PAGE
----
Americans have streamed at least this many movies while stuck inside during the summer
The average person has watched 20 movies in the past two months, according to new research.
The study of 2,000 nationally-representative Americans examined the part streamers have played this summer amid the pandemic.
Over half of respondents (52%) said they streamed more than they would in a normal summer due to stay-at-home restrictions with COVID-19.
The survey, conducted by OnePoll on behalf of Tubi, revealed Americans aged 25–34 increased their streaming the most this summer — with the average respondent watching an additional four hours of content a day, on top of what they were watching at the start of quarantine in March or April.
The average person binged four shows in the past two months, with Americans 18–24 and 25–34 binging five shows in that same time frame.
Two in five parents (47% of respondents) estimated their child is streaming more now than when the pandemic started.
And over half of parents (55%) think TV has become an educational tool to keep their child learning when school is not open.
With typical activities off the table because of COVID-19, a third of parents were dependent on streamers to keep their child busy this summer.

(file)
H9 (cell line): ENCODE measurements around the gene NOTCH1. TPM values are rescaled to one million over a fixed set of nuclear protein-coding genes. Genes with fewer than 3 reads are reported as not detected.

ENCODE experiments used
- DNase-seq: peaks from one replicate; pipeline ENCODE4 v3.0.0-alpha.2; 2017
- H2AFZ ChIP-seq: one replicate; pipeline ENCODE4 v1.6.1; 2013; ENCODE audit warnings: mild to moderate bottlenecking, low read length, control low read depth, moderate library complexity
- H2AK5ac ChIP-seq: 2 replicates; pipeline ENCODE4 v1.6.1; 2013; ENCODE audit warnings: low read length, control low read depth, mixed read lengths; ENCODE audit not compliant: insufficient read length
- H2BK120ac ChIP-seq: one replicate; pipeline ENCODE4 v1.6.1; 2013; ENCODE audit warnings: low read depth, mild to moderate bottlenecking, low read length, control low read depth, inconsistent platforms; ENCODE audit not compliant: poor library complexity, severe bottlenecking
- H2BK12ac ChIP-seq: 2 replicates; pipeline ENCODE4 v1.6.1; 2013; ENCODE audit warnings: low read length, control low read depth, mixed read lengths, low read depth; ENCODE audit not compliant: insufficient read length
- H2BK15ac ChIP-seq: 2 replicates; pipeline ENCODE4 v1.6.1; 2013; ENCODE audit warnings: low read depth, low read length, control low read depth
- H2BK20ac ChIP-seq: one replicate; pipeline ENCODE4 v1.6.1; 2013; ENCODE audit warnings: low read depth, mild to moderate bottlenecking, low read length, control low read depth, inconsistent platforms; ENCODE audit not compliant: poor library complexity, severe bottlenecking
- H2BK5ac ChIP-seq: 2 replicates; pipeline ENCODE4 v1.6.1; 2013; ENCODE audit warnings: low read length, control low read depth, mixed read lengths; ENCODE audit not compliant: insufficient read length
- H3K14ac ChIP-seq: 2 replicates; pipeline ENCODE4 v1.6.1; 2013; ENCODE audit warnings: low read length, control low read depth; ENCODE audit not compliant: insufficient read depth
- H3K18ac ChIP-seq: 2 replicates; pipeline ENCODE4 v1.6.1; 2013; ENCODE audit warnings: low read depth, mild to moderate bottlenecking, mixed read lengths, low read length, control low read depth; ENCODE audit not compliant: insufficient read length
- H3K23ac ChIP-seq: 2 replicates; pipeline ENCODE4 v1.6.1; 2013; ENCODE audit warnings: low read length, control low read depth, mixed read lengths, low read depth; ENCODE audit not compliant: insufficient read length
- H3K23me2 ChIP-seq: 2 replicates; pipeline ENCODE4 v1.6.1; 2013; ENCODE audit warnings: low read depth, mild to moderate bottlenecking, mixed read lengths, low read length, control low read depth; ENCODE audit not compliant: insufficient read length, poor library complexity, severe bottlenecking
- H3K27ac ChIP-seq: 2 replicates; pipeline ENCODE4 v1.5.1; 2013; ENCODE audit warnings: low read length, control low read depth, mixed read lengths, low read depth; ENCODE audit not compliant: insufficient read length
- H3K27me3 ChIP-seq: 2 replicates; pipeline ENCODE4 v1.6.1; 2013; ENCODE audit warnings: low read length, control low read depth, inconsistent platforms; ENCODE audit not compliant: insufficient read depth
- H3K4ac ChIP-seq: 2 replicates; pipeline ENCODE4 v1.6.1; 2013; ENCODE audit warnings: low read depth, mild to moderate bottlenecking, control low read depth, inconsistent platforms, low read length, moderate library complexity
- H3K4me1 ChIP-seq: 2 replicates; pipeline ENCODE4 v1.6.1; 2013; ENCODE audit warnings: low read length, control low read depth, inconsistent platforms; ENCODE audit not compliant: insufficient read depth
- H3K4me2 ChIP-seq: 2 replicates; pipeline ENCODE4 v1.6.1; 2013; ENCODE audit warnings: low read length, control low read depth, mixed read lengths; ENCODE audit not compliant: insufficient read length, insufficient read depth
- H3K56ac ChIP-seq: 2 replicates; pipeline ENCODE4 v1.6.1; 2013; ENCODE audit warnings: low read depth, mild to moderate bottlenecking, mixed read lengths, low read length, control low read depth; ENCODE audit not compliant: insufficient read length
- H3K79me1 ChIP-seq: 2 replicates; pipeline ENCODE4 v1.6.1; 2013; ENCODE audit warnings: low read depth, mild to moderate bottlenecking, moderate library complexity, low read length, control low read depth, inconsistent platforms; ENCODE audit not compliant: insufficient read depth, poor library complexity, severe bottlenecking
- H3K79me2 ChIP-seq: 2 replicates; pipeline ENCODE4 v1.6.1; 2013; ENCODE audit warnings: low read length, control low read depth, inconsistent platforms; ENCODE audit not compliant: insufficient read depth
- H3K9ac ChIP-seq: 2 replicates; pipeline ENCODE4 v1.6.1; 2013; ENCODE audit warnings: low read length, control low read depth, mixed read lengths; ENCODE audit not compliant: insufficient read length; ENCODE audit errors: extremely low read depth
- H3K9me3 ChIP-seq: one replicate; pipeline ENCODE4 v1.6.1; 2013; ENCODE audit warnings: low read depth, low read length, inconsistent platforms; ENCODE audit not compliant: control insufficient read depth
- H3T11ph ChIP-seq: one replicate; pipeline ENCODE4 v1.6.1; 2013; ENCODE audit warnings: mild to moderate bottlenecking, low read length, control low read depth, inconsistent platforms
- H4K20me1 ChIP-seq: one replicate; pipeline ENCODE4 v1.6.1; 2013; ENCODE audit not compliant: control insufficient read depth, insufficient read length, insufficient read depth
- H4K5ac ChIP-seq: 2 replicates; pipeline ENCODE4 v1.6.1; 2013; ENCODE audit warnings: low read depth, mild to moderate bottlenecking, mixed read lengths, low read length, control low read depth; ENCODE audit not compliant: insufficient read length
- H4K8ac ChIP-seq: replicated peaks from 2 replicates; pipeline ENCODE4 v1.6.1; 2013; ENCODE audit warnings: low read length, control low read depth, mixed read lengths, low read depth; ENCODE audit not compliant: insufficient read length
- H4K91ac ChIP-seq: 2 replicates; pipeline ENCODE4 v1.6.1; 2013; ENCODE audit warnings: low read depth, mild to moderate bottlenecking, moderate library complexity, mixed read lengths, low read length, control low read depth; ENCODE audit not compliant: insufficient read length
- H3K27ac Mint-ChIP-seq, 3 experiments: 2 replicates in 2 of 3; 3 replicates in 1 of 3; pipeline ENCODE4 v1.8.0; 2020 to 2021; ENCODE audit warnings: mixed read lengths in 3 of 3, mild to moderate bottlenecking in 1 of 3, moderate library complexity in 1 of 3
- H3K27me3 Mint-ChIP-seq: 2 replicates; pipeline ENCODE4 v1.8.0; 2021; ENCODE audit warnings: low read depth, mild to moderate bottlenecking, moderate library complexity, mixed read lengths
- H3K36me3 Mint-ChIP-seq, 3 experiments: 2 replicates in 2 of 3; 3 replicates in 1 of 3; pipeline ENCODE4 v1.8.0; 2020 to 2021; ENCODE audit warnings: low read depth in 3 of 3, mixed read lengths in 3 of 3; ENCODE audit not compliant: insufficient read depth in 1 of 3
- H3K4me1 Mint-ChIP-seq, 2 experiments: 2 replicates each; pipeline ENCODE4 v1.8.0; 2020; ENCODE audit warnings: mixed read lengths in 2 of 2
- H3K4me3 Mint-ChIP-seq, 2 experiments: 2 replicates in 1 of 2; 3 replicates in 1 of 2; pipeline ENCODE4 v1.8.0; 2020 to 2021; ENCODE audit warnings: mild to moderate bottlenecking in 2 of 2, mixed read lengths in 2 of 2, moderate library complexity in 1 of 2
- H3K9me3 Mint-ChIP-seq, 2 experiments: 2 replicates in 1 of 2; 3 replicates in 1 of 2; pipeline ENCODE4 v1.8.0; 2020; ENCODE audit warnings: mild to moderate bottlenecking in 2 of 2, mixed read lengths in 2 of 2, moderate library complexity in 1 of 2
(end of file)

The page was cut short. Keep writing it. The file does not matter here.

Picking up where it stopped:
As the months inside continue, parents and kids alike are on the hunt for new content.
Thirty-seven percent of respondents would try a new streaming service with ads to watch something they haven’t seen.
Many Americans are also turning to ad-supported streaming services as a way to save money, as others look for additional ways to cut their subscription streaming costs.
Nearly one in four (24%) respondents aged 18–34 have canceled a streaming service they pay for in favor of using a free service in the past few months.
Three in 10 respondents are facing financial difficulties, which are causing them to reevaluate which streaming services they subscribe to.
One in four have gotten extra crafty to save some cash and have started a free trial and canceled it before having to pay the subscription fee. The average person to subscribe and cancel before paying has done it three times.
Meanwhile, 17% have shared passwords with others in order to gain access to streamers they don’t subscribe to, with 38% of respondents 18–24 and 31% of 25–34 participating in password swaps.
“We’re all in need of distraction and entertainment as we continue to stay home and practice social distancing,” said spokesperson for Tubi. “Exploring free, ad-supported streaming services is a great way to discover something new to watch and help cut costs.”
With Americans continuing to follow stay-at-home orders, one thing is clear — the demand for new content remains high.
Two in five respondents (39%) are struggling to find new content on streamers after exhausting their options earlier in quarantine, which has led 35% to try a new streaming service to find different content options.
Two in five (44%) are also taking advantage of the extra screen time to catch-up on shows they’ve missed.
Some shows respondents are playing catch-up with are “Yellowstone,” “The Umbrella Academy,” “This Is Us,” “The Good Doctor,” “Stranger Things,” “Schitt’s Creek” and “Ozark.”
Others are finally getting around to shows that aired years ago like “The Sopranos,” “Shameless” and “The Office.”
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